Stop the presses. A pastor has prayed for his "smokin' hot wife." Truly this is a story made for YouTube, Twitter, blogs, Google+, Facebook, you name it.
Before a NASCAR race on Saturday, Pastor Joe Nelms delivered "quite a memorable invocation," The Tennessean reports, naming very specific race cars.
Later in the prayer, Nelms channeled his inner Ricky Bobby when he delved into gratitude for his family.
“Lord, I want to thank you for my smokin’ hot wife tonight, Lisa, and my two childre, Eli and Emma, or as we like to call the, ‘The Little E’s.’ ”
Perhaps the most unforgettable line of the prayer came when Nelms quoted NASCAR Hall of Famer and Franklin resident Darrell Waltrip at the end of his prayer.
“In Jesus’ name, Boogity Boogity Boogity, amen,” Nelms said.
Over at the Orlando Sentinel sports blog, Shannon Owens writes, "It’s clear the prayer was meant to be taken as a joke, but it is unusual for a pastor to joke about prayer." Then you're invited to take a poll:
What do you think about Pastor Joe Nelms' NASCAR prayer?
Outrageously funny. A pastor has a right to make jokes during prayer.
Out-of-bounds. A pastor should have more reverence for prayer.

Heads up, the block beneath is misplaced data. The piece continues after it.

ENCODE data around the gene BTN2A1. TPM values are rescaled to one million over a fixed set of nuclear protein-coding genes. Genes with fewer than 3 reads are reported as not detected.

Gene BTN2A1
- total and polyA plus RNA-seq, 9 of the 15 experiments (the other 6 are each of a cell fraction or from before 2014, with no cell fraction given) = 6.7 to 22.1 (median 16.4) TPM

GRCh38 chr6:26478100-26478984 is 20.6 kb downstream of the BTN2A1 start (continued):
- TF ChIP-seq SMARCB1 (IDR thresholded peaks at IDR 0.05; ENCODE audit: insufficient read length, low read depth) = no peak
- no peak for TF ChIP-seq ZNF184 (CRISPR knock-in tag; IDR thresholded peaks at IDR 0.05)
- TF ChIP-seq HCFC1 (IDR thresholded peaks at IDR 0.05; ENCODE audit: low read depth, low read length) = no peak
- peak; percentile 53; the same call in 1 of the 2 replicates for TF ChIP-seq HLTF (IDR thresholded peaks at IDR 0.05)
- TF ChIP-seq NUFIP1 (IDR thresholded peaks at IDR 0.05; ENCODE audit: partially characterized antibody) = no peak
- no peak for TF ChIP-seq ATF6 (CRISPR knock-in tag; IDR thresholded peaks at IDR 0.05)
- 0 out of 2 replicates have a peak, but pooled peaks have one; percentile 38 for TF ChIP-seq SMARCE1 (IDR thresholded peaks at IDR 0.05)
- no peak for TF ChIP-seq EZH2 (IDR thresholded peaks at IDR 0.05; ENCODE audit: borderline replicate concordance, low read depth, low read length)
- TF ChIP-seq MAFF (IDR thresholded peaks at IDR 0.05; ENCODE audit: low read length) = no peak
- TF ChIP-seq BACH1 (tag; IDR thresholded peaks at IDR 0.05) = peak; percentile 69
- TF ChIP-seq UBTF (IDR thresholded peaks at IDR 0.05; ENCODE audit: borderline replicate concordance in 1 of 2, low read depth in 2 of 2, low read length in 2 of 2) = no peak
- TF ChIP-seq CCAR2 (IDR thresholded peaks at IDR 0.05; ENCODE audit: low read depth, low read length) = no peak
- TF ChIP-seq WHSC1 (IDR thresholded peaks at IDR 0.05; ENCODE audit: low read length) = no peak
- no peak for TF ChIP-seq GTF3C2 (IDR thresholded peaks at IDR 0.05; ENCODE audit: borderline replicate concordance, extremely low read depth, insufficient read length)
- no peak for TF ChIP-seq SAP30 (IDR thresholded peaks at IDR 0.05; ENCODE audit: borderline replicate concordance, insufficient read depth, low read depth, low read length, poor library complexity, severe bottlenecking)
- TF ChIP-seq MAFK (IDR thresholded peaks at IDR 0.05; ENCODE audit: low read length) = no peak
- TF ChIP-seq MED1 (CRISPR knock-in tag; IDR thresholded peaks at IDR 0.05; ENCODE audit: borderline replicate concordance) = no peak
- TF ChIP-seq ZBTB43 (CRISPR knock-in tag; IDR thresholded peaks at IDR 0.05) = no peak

You get to have two reactions, that's it. I know it's shocking, I tell you, that a pastor might have a little fun.
The Sentinel suggests that the prayer was inspired by Talladega Nights, starring Will Ferrell. Maybe that's true. If you run in some Christian circles, however, you might already know that this smokin' hot phrase has sort of been a cliche in recent years for some reason. For some perspective on Christian cliches, I invite you to head on over to this delightful post on Christianity Today's women's blog (yes, for disclosure purposes, I am employed at CT). Karen Swallow Prior, who is the chair of the department of English and modern languages at Liberty University (Jerry Falwell anyone?) wrote the following about the smokin' hot phrase just last week:
To me, calling one’s wife bride on any day after the honeymoon betrays a rather silly insistence that she is into perpetuity that sweet, young, virginal thing once greeted at the altar — or worse, a tacit acknowledgement that she's not (wink, wink), so let's just make like she is. Smokin’ hot, on the other hand, just sounds like someone trying a bit too hard to convince himself.
So there's one reaction to the phrase.
Back to the coverage, my favorite line in the Reuters' report is at the end: "Nelms was unavailable for comment Monday." What were they planning to ask him? Pastor, what do you think about the reactions to your crazy prayer? If we're going to dig a little deeper, why not include what kind of Baptist church is Family Baptist Church in Lebanon, Tennessee?
Boogity, boogity, boogity!